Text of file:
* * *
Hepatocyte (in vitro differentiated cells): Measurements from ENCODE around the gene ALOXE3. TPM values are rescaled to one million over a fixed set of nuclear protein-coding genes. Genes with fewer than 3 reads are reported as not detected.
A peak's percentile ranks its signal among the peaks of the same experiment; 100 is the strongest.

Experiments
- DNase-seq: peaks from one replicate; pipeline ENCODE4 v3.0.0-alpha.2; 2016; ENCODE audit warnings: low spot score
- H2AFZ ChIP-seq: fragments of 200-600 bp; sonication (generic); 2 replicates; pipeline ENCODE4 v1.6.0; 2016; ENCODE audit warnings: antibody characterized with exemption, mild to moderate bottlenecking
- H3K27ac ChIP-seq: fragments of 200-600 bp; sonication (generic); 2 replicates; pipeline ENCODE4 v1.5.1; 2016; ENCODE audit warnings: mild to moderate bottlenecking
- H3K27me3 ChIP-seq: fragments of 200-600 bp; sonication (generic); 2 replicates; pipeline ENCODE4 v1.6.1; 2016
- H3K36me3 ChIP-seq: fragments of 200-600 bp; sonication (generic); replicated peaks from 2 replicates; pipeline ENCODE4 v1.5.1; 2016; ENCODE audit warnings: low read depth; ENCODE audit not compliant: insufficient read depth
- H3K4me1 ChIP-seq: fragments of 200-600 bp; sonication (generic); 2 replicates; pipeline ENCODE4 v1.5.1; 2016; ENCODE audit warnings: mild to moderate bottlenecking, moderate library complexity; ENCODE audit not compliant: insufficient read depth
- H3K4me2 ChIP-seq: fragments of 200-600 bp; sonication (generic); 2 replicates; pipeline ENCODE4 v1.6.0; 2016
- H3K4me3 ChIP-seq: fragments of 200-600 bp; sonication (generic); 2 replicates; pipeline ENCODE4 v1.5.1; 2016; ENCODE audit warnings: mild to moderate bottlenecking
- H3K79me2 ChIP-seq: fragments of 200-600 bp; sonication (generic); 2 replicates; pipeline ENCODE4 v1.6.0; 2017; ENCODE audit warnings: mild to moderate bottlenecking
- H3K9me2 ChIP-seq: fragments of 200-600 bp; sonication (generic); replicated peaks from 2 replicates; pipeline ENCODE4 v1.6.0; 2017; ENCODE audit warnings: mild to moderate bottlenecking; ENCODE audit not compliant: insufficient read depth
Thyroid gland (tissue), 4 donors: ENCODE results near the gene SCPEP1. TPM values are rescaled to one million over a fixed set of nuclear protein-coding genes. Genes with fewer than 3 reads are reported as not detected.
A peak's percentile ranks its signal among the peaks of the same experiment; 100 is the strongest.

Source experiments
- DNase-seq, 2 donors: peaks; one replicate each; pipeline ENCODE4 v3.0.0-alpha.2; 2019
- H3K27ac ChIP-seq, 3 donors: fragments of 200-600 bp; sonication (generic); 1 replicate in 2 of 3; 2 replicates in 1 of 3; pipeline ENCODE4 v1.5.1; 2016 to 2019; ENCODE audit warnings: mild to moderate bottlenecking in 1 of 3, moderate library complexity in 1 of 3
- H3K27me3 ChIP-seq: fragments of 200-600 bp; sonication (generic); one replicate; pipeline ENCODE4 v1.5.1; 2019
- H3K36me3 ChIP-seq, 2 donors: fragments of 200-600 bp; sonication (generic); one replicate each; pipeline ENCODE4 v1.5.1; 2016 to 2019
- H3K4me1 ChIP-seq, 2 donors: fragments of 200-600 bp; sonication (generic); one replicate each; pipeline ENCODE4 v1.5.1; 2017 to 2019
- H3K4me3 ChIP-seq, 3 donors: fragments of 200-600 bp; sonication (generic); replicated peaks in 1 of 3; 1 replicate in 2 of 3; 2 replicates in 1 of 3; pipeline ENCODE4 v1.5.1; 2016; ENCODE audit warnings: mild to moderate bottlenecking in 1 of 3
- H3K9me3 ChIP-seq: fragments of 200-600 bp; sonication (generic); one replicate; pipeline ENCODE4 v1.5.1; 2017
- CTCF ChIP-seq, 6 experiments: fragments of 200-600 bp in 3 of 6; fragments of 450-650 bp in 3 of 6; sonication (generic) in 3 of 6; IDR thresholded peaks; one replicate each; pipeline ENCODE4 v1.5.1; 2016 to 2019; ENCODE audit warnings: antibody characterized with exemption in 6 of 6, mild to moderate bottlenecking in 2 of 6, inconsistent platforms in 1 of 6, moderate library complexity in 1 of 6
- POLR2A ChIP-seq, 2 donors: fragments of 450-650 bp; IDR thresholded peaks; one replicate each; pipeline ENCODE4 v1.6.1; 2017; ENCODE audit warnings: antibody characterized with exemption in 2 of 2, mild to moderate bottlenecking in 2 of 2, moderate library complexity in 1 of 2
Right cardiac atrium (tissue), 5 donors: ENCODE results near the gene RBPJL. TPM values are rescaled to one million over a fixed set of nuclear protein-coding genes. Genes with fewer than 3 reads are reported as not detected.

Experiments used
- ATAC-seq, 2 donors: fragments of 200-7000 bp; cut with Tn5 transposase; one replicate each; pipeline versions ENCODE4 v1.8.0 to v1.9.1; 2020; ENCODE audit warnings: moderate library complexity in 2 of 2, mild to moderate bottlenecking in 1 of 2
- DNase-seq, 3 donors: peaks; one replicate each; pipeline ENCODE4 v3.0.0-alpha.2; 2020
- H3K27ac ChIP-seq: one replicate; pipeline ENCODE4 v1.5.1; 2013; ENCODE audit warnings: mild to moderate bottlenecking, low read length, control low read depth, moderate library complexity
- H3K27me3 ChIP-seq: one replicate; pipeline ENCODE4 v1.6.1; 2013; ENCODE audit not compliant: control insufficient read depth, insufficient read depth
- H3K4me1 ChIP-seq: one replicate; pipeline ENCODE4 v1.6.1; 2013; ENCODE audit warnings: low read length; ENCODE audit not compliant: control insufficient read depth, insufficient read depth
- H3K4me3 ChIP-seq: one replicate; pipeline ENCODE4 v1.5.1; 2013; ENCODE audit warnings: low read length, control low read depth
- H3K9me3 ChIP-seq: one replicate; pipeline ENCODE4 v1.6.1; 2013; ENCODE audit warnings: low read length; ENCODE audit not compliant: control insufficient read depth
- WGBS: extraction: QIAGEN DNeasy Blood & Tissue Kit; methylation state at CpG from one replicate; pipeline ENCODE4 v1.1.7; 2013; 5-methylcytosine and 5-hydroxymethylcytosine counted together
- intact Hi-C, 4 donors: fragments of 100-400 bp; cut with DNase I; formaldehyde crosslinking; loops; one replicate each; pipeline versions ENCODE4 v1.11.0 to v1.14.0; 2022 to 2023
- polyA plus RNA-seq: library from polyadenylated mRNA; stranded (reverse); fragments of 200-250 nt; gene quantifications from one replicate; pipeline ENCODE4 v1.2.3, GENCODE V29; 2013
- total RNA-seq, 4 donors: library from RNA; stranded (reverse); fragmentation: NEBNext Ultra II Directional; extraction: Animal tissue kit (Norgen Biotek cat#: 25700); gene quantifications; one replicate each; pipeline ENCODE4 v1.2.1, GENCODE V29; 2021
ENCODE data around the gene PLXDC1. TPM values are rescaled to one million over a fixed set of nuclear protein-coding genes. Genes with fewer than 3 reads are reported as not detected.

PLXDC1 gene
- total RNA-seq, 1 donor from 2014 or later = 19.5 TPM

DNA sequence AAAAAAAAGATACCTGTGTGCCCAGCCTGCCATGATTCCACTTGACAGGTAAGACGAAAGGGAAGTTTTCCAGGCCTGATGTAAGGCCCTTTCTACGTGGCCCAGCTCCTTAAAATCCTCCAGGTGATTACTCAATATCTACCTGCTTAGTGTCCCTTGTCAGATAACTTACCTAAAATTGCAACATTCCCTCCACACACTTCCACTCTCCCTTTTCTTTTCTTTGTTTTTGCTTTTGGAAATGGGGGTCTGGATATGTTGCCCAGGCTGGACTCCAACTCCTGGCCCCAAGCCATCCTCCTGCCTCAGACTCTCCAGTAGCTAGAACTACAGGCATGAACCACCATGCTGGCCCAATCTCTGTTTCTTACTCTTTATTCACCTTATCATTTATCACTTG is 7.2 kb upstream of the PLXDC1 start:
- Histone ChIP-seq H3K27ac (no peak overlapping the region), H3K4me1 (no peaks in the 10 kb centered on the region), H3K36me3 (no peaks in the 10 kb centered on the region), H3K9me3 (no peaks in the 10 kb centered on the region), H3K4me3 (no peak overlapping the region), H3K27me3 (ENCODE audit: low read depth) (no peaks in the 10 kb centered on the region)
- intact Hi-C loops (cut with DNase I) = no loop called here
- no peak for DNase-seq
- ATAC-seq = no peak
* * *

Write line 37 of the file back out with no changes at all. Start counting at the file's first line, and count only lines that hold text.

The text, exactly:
- polyA plus RNA-seq: library from polyadenylated mRNA; stranded (reverse); fragments of 200-250 nt; gene quantifications from one replicate; pipeline ENCODE4 v1.2.3, GENCODE V29; 2013